We don't know if this is the final design we see when the iPhone 5 is released, likely later this year between September or October, but it definitely matches up well to previous rumors, reports, photos and even schematics.

Back in May, unofficial Apple website 9 to 5 Mac posted a series of photos showing new parts and components for a sixth-generation iPhone, which were sent from the repair experts at iFixyouri. The photos showed the faceplates and backplates for a new black and white iPhone, but the designs had lined up with previous reports of the phone, which predicted a smaller dock connector, several migrated components, and a two-toned back with a metal plate.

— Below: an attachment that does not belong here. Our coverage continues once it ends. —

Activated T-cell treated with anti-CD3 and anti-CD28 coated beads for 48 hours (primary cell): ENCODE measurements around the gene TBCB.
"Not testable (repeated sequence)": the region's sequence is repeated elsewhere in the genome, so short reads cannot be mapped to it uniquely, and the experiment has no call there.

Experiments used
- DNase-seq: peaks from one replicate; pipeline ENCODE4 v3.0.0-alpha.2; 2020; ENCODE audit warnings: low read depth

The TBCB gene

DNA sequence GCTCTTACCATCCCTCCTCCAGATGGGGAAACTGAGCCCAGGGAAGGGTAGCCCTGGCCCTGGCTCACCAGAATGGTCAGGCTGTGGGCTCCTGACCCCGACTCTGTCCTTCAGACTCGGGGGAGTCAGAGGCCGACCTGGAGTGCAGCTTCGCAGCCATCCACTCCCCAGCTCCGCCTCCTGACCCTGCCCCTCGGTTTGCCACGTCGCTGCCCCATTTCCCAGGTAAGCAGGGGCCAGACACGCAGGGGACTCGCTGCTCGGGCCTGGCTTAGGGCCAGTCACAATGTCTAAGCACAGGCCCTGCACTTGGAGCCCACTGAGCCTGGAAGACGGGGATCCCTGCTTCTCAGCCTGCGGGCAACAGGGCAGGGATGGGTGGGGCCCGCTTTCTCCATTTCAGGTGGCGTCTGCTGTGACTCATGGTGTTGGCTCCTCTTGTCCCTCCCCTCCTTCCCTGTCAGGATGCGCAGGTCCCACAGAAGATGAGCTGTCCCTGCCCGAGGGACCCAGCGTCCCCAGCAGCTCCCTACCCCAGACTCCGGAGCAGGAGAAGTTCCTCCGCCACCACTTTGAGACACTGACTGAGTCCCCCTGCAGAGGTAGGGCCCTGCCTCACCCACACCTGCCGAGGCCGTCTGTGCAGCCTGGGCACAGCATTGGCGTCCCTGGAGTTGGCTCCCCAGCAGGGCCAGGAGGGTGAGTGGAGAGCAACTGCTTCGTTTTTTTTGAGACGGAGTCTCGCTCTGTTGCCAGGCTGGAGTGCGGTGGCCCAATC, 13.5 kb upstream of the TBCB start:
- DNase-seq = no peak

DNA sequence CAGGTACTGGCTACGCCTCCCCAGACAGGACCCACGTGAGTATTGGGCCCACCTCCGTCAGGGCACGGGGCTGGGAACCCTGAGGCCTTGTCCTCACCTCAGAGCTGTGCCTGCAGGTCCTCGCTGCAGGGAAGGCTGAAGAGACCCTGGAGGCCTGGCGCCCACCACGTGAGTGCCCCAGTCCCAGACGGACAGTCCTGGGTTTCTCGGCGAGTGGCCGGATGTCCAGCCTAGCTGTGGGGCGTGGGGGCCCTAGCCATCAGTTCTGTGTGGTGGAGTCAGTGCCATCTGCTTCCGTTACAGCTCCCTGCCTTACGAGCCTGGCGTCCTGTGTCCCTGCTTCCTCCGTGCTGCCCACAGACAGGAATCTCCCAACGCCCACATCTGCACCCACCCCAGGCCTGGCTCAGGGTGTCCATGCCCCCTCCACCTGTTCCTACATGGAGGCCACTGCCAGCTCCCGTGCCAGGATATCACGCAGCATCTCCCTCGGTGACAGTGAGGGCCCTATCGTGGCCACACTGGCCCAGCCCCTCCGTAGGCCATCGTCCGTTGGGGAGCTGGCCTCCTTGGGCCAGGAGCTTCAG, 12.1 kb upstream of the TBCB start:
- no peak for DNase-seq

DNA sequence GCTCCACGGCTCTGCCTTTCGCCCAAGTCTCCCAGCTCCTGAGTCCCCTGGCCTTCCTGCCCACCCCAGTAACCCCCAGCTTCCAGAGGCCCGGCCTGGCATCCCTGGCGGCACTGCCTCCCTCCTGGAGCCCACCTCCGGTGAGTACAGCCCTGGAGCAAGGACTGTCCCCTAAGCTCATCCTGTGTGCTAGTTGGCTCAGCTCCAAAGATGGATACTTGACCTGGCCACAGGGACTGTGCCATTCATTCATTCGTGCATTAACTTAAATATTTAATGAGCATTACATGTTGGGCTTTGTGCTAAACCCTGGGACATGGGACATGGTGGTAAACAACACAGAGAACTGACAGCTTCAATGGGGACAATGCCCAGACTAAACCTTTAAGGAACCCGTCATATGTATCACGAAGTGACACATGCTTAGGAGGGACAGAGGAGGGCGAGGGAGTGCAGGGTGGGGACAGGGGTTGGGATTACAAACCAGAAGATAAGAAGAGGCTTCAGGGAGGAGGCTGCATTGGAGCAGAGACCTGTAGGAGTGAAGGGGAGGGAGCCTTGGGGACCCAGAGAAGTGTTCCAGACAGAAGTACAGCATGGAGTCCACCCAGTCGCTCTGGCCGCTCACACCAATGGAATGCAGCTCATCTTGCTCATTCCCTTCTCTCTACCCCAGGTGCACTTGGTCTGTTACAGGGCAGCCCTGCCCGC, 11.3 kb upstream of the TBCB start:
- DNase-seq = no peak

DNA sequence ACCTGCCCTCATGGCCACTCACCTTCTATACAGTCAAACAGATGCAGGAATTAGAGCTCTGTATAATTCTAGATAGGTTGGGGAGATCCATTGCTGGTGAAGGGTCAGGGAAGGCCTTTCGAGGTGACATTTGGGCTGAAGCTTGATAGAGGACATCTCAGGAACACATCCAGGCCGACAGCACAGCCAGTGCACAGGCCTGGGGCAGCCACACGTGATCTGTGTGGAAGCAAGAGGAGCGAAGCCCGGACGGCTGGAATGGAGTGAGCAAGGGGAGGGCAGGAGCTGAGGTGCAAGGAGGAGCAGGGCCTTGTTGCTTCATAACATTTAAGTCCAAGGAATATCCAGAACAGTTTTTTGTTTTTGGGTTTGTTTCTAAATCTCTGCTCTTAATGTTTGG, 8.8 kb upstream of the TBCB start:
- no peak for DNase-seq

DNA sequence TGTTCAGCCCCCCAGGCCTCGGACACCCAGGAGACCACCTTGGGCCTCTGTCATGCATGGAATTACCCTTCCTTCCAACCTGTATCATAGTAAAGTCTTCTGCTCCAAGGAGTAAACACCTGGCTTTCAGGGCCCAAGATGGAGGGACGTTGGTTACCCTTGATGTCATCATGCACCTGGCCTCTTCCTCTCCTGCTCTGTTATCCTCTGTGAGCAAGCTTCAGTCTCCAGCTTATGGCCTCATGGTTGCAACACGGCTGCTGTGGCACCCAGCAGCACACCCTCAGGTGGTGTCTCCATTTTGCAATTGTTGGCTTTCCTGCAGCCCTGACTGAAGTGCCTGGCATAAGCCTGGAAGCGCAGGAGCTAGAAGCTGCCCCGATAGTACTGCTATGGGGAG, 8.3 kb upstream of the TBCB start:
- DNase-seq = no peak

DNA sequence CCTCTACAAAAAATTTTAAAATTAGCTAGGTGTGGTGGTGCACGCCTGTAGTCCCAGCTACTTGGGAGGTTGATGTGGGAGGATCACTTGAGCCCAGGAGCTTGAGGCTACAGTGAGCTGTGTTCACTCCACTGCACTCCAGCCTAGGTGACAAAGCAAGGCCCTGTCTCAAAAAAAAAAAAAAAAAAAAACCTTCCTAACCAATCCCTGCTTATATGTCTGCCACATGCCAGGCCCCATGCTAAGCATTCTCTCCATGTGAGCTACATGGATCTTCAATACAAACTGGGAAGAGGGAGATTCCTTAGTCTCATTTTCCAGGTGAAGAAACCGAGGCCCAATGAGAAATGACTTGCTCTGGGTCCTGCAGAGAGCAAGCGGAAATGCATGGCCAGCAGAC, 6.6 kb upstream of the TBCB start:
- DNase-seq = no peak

The iPhone metal mockup released on Tuesday matches every single exterior feature of the phone from the original photo set. Here are the features identical across both alleged prototypes:

Metal Back: The iPhone 4S features a back made of all glass, but the new photos from iFixyouri show black and white iPhones with much of the back encased in metal.  It's not clear what function the metal back serves -- if it's simply a style choice, or if it's made out of an extremely-light liquidmetal solution -- but all of the photos of the new iPhones included these metal portions. There's a slight chance that the metal back could help improve call reception, given that the metal trim along the sides is molded into the metal backplates, giving it a unibody feel.